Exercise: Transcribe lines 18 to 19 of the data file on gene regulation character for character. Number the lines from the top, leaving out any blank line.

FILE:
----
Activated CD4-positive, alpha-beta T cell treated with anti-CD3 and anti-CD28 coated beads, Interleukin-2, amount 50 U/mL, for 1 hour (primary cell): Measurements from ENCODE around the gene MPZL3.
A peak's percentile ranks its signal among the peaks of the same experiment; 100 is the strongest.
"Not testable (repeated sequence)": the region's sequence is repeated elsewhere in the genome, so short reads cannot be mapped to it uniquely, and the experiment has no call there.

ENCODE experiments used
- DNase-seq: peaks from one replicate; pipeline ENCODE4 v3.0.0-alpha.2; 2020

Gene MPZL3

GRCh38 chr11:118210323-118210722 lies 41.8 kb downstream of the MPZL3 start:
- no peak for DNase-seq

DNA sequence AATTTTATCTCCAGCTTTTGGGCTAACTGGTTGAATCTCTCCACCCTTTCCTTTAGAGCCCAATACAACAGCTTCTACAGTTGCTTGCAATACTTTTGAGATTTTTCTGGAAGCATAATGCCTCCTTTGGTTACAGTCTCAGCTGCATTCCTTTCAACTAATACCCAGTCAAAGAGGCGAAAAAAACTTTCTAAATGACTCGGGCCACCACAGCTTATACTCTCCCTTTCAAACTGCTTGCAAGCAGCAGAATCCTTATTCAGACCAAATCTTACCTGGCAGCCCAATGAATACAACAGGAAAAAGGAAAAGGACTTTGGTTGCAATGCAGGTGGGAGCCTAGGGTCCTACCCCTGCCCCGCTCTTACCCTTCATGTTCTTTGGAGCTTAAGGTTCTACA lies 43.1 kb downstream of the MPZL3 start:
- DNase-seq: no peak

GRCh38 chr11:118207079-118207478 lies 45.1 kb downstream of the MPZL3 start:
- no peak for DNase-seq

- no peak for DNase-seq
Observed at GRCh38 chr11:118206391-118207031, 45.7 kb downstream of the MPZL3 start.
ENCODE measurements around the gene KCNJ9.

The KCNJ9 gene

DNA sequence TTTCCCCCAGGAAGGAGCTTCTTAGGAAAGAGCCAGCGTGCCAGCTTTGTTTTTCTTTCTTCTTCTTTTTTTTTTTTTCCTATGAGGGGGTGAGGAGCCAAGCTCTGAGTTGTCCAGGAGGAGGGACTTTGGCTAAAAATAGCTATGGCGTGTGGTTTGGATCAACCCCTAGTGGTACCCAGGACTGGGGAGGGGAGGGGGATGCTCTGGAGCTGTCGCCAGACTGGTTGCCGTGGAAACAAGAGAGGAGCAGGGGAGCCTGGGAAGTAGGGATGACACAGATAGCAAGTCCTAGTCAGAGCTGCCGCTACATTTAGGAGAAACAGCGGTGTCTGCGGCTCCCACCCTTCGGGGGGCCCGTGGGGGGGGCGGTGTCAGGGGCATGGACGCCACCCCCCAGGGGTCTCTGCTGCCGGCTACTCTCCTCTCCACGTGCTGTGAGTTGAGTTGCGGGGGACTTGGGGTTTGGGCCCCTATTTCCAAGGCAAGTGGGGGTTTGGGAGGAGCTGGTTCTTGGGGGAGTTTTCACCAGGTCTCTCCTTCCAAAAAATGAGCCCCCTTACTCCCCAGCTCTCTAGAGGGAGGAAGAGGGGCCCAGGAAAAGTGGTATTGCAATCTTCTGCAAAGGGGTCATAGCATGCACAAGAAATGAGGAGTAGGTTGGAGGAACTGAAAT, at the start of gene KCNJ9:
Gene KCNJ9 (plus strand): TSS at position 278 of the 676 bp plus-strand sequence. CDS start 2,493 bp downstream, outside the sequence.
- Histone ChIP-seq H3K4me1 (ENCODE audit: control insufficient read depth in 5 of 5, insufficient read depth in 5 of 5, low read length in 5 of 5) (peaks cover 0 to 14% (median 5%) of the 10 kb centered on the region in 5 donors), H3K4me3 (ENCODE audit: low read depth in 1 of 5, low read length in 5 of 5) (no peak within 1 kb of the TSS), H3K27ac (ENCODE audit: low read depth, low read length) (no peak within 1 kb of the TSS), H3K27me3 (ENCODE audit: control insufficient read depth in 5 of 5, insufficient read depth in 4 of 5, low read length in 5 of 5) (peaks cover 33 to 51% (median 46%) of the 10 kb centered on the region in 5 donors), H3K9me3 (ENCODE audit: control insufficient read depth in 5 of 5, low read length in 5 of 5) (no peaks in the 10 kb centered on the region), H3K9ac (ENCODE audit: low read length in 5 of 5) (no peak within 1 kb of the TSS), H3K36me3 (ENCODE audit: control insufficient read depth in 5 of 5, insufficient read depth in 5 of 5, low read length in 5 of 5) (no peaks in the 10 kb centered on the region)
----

Gene KCNJ9 (plus strand): TSS at position 278 of the 676 bp plus-strand sequence. CDS start 2,493 bp downstream, outside the sequence.
- Histone ChIP-seq H3K4me1 (ENCODE audit: control insufficient read depth in 5 of 5, insufficient read depth in 5 of 5, low read length in 5 of 5) (peaks cover 0 to 14% (median 5%) of the 10 kb centered on the region in 5 donors), H3K4me3 (ENCODE audit: low read depth in 1 of 5, low read length in 5 of 5) (no peak within 1 kb of the TSS), H3K27ac (ENCODE audit: low read depth, low read length) (no peak within 1 kb of the TSS), H3K27me3 (ENCODE audit: control insufficient read depth in 5 of 5, insufficient read depth in 4 of 5, low read length in 5 of 5) (peaks cover 33 to 51% (median 46%) of the 10 kb centered on the region in 5 donors), H3K9me3 (ENCODE audit: control insufficient read depth in 5 of 5, low read length in 5 of 5) (no peaks in the 10 kb centered on the region), H3K9ac (ENCODE audit: low read length in 5 of 5) (no peak within 1 kb of the TSS), H3K36me3 (ENCODE audit: control insufficient read depth in 5 of 5, insufficient read depth in 5 of 5, low read length in 5 of 5) (no peaks in the 10 kb centered on the region)